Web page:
G.S.: Somebody says that?!
CanWWR (Amy): We did a survey of some undergraduate and graduate students here and we got that response quite a lot. "I don't read Canadian literature; I only read it because I had to in university or high school."
G.S.: Hmm. What do they prefer?
CanWWR (Amy): I think part of the problem is that some people don't realize that the Canadian canon has exploded. It's not just Atwood and Laurence anymore. There's a lot of other stuff to read. And they probably would pick up a Canadian book without even realizing it's Canadian.
G.S.: One thing I like about reading Canadian—and if you're writing in Canada—is that you get to know these people who are writing and it's just a really interesting community.
CanWWR (Patricia): Is there an Edmonton community of writers?
G.S.: There's some, but they're not close-knit. We don't get together or anything. I like that kind of community but lately I've been sort of out of it. I'm not in the zone; I'm not in the groove. I have been separate, somewhat. When I was teaching creative writing at Grant MacEwan, writing the short story, one of the models I used all the time was "Misery" by Anton Chekhov. If you look at it you could say it's sort of sentimental but I just think it's wonderful for teaching what you can do with a conflict. And the landscape is gorgeous. And the sentiments—there's a line in there when he's describing the sorrow of the old man who lost his son and he says if the sorrow covers the whole world you couldn't see it, it wouldn't show even if you lit a candle and put it right up to it, you still couldn't see it. It's an image that I can't get out of my mind. Another short story I used a lot is "A Worn Path" by Eudora Welty. It's about an old lady who takes a journey into town to get some medicine for her grandson. It is just probably one of the most beautiful stories I have ever read—a wonderful story. I tend to use the same things that I love over and over, so I'm not as adventurous in trying new things in teaching. And I don't ever get tired of the stuff, ever. I'm just happy with it. There's a little sketch called "Breakfast" by John Steinbeck and I read that every year because it's so beautiful.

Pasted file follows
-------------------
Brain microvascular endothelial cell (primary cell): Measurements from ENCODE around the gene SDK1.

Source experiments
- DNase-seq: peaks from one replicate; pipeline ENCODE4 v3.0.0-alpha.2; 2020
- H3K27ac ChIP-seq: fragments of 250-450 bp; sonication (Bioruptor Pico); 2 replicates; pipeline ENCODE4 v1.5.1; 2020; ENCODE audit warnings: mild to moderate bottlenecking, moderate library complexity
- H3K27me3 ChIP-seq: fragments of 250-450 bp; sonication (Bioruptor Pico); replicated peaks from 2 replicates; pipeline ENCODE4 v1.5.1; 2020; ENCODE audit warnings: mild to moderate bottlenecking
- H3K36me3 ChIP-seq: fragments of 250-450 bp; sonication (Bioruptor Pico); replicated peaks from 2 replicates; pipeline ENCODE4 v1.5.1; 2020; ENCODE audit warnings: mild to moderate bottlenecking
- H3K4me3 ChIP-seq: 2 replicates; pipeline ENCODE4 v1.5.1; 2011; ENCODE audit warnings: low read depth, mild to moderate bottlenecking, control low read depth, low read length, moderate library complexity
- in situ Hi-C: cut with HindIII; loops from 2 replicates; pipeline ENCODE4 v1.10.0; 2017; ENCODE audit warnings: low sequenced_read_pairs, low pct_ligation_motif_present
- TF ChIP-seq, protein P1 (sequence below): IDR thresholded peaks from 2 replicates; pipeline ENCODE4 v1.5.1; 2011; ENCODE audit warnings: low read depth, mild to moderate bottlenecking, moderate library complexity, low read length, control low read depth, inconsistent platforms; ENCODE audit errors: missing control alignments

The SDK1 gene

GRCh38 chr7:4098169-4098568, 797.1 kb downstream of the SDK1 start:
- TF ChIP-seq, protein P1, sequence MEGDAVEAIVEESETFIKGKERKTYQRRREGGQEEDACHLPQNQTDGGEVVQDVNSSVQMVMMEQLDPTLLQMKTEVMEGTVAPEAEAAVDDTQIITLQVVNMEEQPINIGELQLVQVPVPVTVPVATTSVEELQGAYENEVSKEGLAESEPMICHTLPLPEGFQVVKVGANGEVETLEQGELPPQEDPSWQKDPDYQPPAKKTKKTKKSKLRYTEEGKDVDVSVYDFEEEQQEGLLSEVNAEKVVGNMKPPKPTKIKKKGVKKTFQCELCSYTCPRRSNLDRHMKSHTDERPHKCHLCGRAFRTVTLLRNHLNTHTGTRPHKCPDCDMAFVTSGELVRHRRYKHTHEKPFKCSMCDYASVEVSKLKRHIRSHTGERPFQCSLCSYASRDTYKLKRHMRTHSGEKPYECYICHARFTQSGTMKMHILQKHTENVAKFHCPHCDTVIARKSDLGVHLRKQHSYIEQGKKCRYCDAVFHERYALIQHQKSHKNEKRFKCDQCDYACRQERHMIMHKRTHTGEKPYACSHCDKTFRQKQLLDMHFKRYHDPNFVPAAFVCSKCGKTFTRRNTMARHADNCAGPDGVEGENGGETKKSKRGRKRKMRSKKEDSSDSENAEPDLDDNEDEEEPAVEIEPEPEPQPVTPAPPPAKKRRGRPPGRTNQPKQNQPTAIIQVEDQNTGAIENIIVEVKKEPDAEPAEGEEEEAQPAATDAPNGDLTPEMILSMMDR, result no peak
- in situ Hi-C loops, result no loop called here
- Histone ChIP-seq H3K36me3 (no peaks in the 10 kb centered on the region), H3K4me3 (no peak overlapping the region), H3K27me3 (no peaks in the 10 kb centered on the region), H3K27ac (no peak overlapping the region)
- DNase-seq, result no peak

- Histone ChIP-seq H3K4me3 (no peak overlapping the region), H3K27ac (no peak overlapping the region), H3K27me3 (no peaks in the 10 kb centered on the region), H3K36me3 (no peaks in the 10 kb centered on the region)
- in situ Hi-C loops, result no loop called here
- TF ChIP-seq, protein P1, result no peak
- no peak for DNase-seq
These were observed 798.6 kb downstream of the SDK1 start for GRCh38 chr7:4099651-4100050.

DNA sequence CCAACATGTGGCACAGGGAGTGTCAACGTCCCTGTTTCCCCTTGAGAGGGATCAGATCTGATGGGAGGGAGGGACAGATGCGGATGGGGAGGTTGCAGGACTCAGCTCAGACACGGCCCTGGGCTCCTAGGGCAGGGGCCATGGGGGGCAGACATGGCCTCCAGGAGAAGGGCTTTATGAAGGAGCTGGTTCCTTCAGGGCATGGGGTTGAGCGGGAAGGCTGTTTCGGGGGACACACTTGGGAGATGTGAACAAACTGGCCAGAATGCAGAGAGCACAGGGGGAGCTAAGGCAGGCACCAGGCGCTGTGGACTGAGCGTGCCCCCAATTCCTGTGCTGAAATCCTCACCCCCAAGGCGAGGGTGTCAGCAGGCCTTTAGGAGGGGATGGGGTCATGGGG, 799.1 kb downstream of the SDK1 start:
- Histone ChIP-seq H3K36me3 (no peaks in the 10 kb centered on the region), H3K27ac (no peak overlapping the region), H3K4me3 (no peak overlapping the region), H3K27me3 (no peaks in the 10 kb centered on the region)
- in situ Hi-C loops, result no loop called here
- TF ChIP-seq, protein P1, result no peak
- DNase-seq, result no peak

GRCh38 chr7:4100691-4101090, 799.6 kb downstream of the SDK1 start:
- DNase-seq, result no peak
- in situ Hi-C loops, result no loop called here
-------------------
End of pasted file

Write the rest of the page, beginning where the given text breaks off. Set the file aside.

CanWWR (Devorah): I have a question that actually goes back to your reading. I was just wondering, in short stories like the story you read today, "The Mother," I felt like there was this whole undercurrent of shame. There was shame with the cat and there was shame with her developing but you leave it out, right?
G.S.: Well I don't want to say the words. It should be shown through what's happening.
CanWWR (Devorah): Right. Does that happen naturally when you write a story? Does it just kind of come out or do you purposely choose which sections to not mention?
G.S.: You don't want to just state "This is about shame." If you did, then why write a story and not just an abstract thesis. (Laughter)
CanWWR (Devorah): But do you set out saying "This is going to be an undertone," or does it just come out on its own?
G.S.: No. I don't start out by thinking, "This will be the undertone," or "This has that meaning." It happens sometimes without my will. Like this girl who is so shamed by her father—what would a person like that do next? How is she going to handle her life? I think one thing I did consciously try—but I don't think anybody picks it up—is that I have her looking at the snow falling down at the beginning of the story and she compares it to refugees looking for a place to live and a warm house and tea and putting their babies to bed. And the picture of that next to that little cat at the end, the conflict there. At that point I think "Oh, I hope somebody sees the bigger picture, the political picture of displacement." What I like about this particular response is that the girl has this huge lie she creates to cover up the deed—big barn, hay, milk, other cats. So then I hope people think more about the political meaning. This is what's happening, and this is the lie we tell and it's awful.
CanWWR (Amy): Thank you so much for this interview, Gloria.
G.S.: You are so welcome.